Your toothbrush can only clean one or two teeth at a time. Move your brush frequently to reach every tooth and make sure you brush for two minutes.

Watch yourself in the mirror to make sure no tooth is left behind.

Brush lightly. Brushing too hard can damage your gums. It can cause them to recede (move away from the teeth). Plaque attaches to teeth like jam sticks to a spoon. It can't be totally removed by rinsing, but a light brushing will do the trick. Once plaque has hardened into calculus (tartar), brushing can't remove it. If you think you might brush too hard, hold your toothbrush the same way you hold a pen. This encourages a lighter stroke.

Brush for at least two minutes. Set a timer if you have to, but don't skimp on brushing time. Two minutes is the minimum time you need to clean all of your teeth. Many people brush for the length of a song on the radio. That acts as a good reminder to brush each tooth thoroughly.

Brush your tongue. Oral bacteria can remain in taste buds. Brush firmly but gently from back to front. Do not go so far back in your mouth that you gag. Rinse again. 

Keep It Clean

Do you always rinse your brush? You should. Germs from your mouth and teeth can stay on it if you don’t. It will also get rid of leftover toothpaste that can harden bristles.

You shouldn’t use a disinfectant to cleanse your toothbrush. Just rinse it and let it air dry. Don't put it in a case where it will stay damp for a long time.

Most of us store our brushes in the bathroom -- not the cleanest place in the house. To keep yours tidy, stand it up in a holder. If you leave it on the counter, you could expose it to germs from your toilet or sink. Don’t let brushes touch each other if they’re stored together.

Let it air dry - a moist brush is more likely to grow bacteria. Use a cover that lets air in when you travel.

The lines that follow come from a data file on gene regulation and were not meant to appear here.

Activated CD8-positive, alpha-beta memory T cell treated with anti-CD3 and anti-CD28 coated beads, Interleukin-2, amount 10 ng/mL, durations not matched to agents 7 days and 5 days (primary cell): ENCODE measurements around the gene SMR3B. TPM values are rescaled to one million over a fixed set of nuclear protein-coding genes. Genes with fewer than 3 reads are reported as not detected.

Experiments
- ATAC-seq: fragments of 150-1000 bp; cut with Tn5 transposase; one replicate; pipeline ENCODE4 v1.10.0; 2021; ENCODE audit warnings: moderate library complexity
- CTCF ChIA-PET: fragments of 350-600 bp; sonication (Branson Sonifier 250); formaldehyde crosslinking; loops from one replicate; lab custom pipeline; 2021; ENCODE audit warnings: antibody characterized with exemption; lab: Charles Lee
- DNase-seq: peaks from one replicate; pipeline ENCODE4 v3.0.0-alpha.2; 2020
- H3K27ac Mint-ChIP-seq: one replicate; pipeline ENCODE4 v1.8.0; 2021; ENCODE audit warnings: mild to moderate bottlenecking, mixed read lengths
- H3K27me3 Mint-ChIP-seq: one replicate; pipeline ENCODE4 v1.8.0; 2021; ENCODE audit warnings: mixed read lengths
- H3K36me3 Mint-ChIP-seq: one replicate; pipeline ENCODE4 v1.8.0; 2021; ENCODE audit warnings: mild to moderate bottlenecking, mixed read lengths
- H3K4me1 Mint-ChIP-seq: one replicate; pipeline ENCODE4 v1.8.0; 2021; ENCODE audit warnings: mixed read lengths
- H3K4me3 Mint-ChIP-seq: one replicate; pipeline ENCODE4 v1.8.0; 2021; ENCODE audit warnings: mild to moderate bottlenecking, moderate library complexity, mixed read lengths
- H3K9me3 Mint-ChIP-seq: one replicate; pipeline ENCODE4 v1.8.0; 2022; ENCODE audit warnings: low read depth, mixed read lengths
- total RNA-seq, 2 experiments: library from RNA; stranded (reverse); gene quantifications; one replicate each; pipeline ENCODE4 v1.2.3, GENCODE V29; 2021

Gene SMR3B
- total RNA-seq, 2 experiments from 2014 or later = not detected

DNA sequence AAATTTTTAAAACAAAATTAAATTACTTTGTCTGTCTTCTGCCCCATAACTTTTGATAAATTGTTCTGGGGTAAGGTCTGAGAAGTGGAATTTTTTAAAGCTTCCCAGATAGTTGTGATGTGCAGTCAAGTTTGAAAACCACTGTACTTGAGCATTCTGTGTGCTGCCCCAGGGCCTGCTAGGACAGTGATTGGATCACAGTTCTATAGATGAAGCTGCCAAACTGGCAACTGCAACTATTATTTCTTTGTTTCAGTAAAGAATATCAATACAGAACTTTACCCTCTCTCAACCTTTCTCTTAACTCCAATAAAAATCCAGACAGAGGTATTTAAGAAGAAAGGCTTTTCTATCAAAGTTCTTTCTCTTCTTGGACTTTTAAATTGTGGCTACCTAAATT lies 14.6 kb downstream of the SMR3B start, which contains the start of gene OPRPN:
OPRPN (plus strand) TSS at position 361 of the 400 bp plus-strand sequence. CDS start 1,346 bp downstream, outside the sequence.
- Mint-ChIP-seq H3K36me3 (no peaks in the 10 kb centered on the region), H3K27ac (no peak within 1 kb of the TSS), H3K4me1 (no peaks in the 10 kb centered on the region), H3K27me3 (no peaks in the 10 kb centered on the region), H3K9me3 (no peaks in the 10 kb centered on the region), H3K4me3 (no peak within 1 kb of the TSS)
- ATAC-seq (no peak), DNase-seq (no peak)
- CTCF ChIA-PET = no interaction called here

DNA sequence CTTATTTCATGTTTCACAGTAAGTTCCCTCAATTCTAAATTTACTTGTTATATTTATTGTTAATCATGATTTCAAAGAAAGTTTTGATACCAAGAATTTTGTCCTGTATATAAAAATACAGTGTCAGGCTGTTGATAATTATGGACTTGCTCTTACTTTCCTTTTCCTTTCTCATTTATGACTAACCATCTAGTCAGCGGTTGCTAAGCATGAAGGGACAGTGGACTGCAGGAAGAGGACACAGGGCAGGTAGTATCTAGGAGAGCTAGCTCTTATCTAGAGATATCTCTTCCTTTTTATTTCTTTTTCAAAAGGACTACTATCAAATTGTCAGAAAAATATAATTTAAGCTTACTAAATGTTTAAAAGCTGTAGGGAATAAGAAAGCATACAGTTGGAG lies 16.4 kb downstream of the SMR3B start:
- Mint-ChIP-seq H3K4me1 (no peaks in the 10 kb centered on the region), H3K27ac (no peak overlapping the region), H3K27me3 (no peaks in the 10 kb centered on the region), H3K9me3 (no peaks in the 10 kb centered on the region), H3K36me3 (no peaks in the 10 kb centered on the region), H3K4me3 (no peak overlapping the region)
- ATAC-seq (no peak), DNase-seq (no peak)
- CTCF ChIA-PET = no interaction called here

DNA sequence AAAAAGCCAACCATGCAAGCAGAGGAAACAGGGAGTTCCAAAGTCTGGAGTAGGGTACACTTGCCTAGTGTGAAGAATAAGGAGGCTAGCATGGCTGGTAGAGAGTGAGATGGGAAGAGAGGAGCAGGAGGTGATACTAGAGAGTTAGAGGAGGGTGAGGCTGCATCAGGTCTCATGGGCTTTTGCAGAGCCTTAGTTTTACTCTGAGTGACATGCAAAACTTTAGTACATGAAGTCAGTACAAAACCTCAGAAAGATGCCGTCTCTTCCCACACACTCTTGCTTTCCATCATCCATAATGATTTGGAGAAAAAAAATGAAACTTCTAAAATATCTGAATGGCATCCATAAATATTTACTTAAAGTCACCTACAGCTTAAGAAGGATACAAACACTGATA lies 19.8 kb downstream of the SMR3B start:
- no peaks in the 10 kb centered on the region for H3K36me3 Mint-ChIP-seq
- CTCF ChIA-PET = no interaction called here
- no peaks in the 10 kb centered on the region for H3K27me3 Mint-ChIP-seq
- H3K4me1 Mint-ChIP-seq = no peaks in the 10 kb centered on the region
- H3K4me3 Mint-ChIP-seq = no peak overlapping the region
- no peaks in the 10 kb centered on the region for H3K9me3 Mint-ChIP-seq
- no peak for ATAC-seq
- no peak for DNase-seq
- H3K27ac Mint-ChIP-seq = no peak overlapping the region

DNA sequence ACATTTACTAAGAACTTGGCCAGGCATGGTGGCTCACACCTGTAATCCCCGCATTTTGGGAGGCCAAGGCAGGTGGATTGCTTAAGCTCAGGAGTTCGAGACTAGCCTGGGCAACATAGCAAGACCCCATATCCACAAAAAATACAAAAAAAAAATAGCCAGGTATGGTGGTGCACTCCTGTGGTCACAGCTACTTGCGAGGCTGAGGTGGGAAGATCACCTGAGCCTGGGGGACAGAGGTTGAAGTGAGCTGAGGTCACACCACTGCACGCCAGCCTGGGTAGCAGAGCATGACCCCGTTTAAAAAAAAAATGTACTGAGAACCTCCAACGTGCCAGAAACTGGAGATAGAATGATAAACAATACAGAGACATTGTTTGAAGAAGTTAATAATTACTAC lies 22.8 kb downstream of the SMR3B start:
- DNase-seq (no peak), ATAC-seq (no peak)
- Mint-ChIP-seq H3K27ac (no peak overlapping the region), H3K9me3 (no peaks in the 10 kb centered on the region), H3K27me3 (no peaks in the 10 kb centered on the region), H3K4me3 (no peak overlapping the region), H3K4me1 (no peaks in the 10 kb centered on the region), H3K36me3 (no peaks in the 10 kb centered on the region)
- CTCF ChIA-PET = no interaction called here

When it comes to preventive care, there is no “bad” time to dive in. There are different ways to brush correctly. Your dentist or dental hygienist can show you the method that might be best for you.

 

Sources: Web MD, Delta Dental, Simple Steps Dental, Mouth Healthy (ADA)

 

 

 

 

 

Bad Bites That Can Harm Your Teeth

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Foods That Are a Treat to Eat Often Can Do Serious Damage

Your mouth is a busy place. Especially for bacteria – tiny colonies of living organisms are constantly on the move on your teeth, gums, lips and tongue. Having bacteria in your mouth is a normal thing. While some of the bacteria can be harmful, most are not harmful and some are even helpful.

Bad Bacteria Basics

Certain types of bacteria, however, can attach themselves to hard surfaces like the outside covering of your teeth called enamel.  Enamel is very hard, mainly because it contains durable mineral salts, like calcium. Mineral salts in your saliva help add to the hardness of your teeth. Mineral salts, however, are prone to attack by acids. Acid causes them to break down.

If bad bacteria are not removed, they multiply and grow in number until a colony forms on the tooth enamel. Eventually, the bacteria colony becomes a whitish film on the tooth called plaque. If it doesn’t get washed away by saliva or brushed away by your toothbrush, it produces acid.

Acid Produces Cavities

This acid is produced inside the plaque and can’t be easily washed away by your saliva. The acid dissolves the minerals that make your tooth enamel hard. The surface of the enamel becomes porous and tiny holes appear. After a while, the acid causes the tiny holes in the enamel to get bigger until one large hole appears. This is a cavity.

 

THE SEVERITY OF SUGAR